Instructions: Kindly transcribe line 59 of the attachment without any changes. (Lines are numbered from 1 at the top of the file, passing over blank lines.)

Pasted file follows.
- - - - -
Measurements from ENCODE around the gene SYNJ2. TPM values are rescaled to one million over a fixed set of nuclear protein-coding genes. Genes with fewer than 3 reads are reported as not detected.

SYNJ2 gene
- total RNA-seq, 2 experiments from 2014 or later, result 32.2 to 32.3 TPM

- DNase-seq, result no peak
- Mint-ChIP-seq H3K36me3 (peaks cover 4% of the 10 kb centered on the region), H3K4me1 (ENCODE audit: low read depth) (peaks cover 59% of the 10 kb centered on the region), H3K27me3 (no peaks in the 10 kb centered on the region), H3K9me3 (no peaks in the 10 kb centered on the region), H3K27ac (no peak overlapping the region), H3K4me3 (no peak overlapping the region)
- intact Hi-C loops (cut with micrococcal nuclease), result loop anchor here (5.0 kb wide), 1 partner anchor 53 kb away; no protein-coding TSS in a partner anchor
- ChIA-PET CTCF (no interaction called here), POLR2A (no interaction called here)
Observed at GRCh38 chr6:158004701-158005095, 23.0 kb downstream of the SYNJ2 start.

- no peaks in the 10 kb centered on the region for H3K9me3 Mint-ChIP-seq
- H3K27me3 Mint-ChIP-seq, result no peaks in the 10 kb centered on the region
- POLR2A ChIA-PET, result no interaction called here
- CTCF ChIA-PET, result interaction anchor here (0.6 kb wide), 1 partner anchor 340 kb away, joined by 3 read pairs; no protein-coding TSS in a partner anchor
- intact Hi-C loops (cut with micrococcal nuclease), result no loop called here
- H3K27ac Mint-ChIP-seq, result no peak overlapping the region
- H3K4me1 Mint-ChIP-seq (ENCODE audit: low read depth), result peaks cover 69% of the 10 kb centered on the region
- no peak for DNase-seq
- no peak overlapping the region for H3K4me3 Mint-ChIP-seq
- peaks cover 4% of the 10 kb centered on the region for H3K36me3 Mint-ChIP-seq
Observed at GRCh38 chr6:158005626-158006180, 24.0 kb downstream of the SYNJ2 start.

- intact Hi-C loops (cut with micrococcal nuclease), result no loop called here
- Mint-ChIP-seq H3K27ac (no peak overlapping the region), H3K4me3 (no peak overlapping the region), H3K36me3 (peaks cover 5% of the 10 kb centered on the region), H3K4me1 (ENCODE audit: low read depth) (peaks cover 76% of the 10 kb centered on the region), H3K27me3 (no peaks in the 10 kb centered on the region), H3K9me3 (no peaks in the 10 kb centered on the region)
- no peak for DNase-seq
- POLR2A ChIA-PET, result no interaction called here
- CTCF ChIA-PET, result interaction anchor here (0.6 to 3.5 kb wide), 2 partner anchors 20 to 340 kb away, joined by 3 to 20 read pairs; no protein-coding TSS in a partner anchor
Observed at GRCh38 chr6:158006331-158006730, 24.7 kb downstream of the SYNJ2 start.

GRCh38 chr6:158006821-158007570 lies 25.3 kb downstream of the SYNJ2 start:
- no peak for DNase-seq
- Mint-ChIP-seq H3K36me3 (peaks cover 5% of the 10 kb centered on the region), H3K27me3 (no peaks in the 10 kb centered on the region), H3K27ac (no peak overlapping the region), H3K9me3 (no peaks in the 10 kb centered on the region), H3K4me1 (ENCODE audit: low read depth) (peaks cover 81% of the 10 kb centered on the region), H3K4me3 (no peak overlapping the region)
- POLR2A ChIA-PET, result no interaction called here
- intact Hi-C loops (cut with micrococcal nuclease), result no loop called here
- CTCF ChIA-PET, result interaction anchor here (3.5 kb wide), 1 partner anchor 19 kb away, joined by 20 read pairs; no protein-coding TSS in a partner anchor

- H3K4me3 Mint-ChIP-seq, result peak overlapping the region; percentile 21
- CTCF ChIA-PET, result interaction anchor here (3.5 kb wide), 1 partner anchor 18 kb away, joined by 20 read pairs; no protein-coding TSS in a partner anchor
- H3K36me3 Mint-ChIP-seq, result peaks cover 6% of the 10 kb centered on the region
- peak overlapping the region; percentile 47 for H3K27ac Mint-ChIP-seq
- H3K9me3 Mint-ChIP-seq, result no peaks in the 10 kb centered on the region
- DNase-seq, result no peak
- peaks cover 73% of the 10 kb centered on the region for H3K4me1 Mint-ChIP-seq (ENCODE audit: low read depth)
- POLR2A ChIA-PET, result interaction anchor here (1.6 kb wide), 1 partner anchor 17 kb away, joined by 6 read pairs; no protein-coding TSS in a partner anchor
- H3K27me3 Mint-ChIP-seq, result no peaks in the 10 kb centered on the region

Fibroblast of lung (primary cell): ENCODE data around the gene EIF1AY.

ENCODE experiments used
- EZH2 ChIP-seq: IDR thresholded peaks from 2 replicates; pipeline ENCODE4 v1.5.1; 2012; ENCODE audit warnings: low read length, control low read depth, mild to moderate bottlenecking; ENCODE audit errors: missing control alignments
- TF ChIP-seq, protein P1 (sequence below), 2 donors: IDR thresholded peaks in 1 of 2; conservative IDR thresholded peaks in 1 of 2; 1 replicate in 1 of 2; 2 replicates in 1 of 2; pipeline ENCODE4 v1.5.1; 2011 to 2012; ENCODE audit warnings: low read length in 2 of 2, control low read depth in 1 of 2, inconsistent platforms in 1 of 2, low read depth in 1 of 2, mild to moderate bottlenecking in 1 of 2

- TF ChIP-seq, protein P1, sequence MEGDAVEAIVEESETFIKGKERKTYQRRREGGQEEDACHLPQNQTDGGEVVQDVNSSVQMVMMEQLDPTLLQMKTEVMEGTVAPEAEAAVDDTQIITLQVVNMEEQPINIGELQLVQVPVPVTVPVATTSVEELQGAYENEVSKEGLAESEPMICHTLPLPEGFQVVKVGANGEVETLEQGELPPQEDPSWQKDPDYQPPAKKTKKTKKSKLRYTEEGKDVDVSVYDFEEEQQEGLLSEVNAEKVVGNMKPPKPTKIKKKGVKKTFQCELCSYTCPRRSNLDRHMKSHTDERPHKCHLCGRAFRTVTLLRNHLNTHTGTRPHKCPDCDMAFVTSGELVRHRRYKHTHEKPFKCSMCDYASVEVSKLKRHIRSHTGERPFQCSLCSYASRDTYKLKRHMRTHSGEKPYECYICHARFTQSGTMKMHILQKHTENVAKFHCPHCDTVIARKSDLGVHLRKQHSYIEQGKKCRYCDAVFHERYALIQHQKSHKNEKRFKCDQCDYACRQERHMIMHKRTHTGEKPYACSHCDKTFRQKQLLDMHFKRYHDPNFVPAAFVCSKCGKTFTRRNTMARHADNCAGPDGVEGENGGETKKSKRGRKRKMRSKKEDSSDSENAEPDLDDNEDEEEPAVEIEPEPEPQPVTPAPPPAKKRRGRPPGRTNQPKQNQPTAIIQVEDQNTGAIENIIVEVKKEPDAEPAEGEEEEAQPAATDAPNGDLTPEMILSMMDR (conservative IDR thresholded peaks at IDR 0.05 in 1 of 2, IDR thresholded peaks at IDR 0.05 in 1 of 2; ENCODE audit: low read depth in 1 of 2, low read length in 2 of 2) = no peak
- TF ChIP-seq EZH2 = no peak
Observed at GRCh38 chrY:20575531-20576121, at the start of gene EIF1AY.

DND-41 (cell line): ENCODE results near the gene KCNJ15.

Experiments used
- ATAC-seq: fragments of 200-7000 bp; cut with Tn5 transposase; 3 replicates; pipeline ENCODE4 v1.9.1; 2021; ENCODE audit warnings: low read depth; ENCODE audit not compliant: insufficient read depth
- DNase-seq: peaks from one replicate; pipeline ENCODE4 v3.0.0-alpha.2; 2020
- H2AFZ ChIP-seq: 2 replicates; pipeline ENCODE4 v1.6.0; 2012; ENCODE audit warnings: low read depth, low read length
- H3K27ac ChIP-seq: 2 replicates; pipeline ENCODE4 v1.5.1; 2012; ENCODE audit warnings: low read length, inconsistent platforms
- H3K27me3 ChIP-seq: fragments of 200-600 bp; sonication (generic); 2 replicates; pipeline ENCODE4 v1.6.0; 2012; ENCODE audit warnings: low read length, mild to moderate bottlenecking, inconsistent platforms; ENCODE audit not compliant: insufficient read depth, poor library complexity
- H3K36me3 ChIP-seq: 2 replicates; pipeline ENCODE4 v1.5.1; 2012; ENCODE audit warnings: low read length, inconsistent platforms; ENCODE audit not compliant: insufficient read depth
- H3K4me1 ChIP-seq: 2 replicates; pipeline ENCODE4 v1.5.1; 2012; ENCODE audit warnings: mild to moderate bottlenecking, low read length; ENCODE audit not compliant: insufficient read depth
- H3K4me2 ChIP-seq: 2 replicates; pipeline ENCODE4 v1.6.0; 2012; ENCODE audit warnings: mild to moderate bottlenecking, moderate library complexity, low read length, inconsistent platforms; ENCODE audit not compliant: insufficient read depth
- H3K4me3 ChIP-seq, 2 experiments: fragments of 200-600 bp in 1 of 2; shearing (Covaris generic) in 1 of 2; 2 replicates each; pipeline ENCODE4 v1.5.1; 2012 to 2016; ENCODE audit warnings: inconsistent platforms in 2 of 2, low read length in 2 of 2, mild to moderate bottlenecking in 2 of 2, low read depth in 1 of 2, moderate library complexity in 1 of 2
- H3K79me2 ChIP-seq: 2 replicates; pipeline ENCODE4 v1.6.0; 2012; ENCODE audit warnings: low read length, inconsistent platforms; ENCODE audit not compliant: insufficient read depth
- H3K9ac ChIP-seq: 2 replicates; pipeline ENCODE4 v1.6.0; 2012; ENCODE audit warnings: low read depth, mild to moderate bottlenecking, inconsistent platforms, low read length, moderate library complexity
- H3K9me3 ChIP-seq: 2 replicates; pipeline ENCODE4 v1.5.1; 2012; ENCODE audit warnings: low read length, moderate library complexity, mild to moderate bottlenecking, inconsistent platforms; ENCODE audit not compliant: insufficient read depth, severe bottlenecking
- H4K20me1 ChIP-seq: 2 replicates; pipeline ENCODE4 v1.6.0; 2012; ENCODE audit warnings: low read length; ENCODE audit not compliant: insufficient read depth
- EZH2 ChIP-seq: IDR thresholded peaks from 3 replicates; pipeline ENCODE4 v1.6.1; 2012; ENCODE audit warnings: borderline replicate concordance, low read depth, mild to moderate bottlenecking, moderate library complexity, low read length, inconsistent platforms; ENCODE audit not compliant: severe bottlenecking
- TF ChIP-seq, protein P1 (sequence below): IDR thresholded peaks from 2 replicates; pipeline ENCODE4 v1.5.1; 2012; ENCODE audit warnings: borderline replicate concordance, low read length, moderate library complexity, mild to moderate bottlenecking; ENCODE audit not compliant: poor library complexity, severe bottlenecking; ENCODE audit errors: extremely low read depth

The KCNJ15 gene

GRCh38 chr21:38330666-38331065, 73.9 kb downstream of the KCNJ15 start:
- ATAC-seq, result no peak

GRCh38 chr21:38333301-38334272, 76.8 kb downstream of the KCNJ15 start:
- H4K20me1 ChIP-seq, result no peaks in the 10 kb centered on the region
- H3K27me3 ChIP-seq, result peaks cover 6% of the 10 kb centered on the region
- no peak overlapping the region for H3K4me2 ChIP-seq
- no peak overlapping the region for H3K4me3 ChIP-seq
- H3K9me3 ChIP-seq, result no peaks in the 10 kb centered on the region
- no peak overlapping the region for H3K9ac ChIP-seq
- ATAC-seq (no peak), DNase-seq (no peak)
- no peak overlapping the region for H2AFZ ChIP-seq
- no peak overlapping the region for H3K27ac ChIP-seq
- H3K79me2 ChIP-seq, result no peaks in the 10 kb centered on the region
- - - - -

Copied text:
- H3K79me2 ChIP-seq: 2 replicates; pipeline ENCODE4 v1.6.0; 2012; ENCODE audit warnings: low read length, inconsistent platforms; ENCODE audit not compliant: insufficient read depth